Embassy of The Federal Democratic Republic of Ethiopia

Analyzing the election results: the two competing trends

It has now been almost a month since the 2010 national election was successfully conducted in a peaceful and calm manner. The National Electoral Board of Ethiopia has already declared the provisional results according to which the incumbent won a landslide victory. While the victory of the ruling party is not by itself much of a surprise given its performance in terms of economic development the last five years, there has nonetheless been much wonderment with regard to the wide gap in the performance of the ruling party and the opposition. The fact that the opposition failed to win a significant number of parliamentary seats has drawn a lot of debate across the country and among outside commentators. Questions are still being asked as to why people’s expectations of the relative strength of the contending parties fell wildly off the mark. Taking a step back from the performance of the parties in this election, there are also attempts to draw some kind of conclusion on the short-term and long-term implications of this development on the overall democratization process in the country. The attempt to make sense of the results is only understandable; but there is also a tendency by some to read too much into the results—and cynically.

Why did the EPRDF win and the opposition lose by such a wide margin? For some the question is not all that difficult to answer; they just point to the huge development works currently underway in the country: construction of infrastructure and the obvious transformation of a significant portion of the lives of the Ethiopian population as a result of the government’s policies. Even the BBC’s Will Ross said as much. The fact that the EPRDF put much effort into campaigning, unlike in the past, is also believed to have made a significant contribution. What’s more, these people also readily point to the opposition’s lack of a well-thought-out political platform and strong organizational structure. This assessment is also shared to a certain extent by some sections of the opposition in Ethiopia. No sooner were the provisional results declared than the great majority of opposition parties that participated in the election began soul-searching in an attempt to make sense of the results. Many of them have already conceded defeat and having reflected on the weaknesses and strengths of their respective campaigns, they have come to the conclusion that the victory of the ruling party is attributable as much to its concrete development record as to the rampant division and disorganization within their ranks. However, this is far from a cut-and-dried explanation of the factors that conspired to deny the opposition the kind of electoral outcome some so stubbornly hoped would see the opposition outperform the incumbent.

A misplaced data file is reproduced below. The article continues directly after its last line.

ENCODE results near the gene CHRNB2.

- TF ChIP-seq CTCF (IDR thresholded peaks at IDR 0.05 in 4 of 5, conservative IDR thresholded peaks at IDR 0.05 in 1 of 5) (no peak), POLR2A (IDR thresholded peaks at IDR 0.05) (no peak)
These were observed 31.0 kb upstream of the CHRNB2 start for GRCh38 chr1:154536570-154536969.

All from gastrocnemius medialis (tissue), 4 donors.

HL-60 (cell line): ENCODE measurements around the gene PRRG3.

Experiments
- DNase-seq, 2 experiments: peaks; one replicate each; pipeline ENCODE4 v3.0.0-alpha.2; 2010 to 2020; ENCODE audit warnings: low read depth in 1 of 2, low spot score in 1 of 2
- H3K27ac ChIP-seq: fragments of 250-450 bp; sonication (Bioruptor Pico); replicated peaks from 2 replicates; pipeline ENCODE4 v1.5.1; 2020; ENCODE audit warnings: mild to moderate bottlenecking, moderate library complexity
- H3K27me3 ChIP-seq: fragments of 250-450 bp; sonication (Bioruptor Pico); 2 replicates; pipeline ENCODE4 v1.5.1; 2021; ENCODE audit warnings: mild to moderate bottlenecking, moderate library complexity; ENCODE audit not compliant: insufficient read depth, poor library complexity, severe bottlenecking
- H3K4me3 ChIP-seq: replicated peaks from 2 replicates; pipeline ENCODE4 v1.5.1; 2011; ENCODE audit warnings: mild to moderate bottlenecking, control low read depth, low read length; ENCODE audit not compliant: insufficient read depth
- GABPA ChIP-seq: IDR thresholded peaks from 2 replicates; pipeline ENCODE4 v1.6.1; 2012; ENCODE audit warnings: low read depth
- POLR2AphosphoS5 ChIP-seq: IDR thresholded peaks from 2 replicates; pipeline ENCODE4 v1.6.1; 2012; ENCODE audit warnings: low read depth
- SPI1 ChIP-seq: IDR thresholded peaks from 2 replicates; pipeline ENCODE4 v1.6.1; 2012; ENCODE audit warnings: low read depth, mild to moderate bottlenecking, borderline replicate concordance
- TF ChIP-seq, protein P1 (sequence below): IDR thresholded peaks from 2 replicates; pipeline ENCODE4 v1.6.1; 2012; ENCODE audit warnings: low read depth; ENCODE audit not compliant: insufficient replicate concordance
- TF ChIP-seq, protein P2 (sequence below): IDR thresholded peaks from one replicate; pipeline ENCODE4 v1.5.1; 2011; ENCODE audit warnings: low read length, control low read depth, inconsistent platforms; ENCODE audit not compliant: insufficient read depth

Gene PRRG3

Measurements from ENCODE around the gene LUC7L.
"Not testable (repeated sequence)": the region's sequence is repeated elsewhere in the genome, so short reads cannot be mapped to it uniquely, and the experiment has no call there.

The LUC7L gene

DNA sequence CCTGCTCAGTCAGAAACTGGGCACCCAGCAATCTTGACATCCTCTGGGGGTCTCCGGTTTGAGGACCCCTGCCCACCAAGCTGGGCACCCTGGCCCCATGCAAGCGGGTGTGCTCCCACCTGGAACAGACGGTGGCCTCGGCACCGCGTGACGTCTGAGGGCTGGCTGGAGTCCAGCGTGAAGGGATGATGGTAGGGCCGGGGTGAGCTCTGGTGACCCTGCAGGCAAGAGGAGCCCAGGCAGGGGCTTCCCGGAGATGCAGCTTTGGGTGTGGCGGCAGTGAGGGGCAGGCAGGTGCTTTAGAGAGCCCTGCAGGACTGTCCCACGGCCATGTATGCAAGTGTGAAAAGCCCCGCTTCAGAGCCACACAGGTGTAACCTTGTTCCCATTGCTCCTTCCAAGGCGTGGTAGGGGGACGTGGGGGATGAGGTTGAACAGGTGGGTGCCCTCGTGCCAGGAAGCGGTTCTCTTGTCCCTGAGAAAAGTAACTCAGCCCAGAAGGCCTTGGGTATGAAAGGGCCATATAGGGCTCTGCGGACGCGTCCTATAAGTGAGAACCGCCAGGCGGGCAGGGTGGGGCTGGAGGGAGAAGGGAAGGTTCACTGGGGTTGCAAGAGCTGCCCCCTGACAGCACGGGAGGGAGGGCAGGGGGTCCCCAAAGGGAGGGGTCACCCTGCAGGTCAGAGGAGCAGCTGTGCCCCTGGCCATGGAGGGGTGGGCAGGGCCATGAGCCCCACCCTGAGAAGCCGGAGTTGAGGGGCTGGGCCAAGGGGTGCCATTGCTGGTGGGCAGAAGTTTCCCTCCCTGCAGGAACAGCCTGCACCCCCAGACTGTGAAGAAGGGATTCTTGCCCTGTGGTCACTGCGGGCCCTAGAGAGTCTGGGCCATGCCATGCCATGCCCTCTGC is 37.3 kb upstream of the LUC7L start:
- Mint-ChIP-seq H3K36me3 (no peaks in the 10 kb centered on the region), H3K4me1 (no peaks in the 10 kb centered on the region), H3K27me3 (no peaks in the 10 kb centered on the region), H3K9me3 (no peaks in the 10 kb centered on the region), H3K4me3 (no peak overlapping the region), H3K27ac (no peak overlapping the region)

Indeed considerable time and resources have gone into supporting the democratic process and there has been important progress. The negotiations among political parties were a bona fide effort to make the electoral process as free and fair as possible. The decision of the government to disburse funds for parties to finance their campaigns was another milestone in the run-up to the elections. The preparations made by the NEBE were meant to ensure that the electoral process would effectively run its course and handle complaints if and when they arose. Yet it is much harder to make judgment on the degree to which these actions have contributed to the building of confidence among all the various parties contending during the elections. But it is fair to conclude that they have gone a long way to addressing the kind of irregularities so prevalent in the previous election. But the focus of many commentators is exclusively on the result of the elections and the explanations are half-baked at best.